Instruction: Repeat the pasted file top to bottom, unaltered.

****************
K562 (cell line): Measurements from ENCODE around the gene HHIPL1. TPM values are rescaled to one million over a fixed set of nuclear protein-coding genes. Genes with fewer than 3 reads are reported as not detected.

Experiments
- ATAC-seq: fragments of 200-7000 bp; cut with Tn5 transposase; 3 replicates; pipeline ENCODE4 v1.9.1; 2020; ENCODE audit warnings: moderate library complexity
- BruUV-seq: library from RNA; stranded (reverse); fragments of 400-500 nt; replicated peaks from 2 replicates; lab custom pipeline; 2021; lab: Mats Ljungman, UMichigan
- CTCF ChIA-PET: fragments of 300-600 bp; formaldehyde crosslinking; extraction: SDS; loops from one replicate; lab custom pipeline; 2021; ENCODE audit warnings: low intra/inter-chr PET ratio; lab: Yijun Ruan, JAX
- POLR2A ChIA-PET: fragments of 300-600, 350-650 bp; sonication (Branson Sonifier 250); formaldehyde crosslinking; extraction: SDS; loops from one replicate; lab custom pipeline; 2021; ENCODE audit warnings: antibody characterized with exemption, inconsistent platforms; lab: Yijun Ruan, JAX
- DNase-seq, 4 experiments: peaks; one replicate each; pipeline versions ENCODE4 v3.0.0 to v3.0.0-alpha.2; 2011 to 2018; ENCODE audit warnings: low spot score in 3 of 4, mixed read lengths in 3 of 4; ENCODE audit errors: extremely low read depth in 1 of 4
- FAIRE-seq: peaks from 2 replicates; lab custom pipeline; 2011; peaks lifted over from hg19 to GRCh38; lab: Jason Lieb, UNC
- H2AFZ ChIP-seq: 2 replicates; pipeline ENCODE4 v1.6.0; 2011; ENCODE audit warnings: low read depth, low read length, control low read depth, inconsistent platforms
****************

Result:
K562 (cell line): Measurements from ENCODE around the gene HHIPL1. TPM values are rescaled to one million over a fixed set of nuclear protein-coding genes. Genes with fewer than 3 reads are reported as not detected.

Experiments
- ATAC-seq: fragments of 200-7000 bp; cut with Tn5 transposase; 3 replicates; pipeline ENCODE4 v1.9.1; 2020; ENCODE audit warnings: moderate library complexity
- BruUV-seq: library from RNA; stranded (reverse); fragments of 400-500 nt; replicated peaks from 2 replicates; lab custom pipeline; 2021; lab: Mats Ljungman, UMichigan
- CTCF ChIA-PET: fragments of 300-600 bp; formaldehyde crosslinking; extraction: SDS; loops from one replicate; lab custom pipeline; 2021; ENCODE audit warnings: low intra/inter-chr PET ratio; lab: Yijun Ruan, JAX
- POLR2A ChIA-PET: fragments of 300-600, 350-650 bp; sonication (Branson Sonifier 250); formaldehyde crosslinking; extraction: SDS; loops from one replicate; lab custom pipeline; 2021; ENCODE audit warnings: antibody characterized with exemption, inconsistent platforms; lab: Yijun Ruan, JAX
- DNase-seq, 4 experiments: peaks; one replicate each; pipeline versions ENCODE4 v3.0.0 to v3.0.0-alpha.2; 2011 to 2018; ENCODE audit warnings: low spot score in 3 of 4, mixed read lengths in 3 of 4; ENCODE audit errors: extremely low read depth in 1 of 4
- FAIRE-seq: peaks from 2 replicates; lab custom pipeline; 2011; peaks lifted over from hg19 to GRCh38; lab: Jason Lieb, UNC
- H2AFZ ChIP-seq: 2 replicates; pipeline ENCODE4 v1.6.0; 2011; ENCODE audit warnings: low read depth, low read length, control low read depth, inconsistent platforms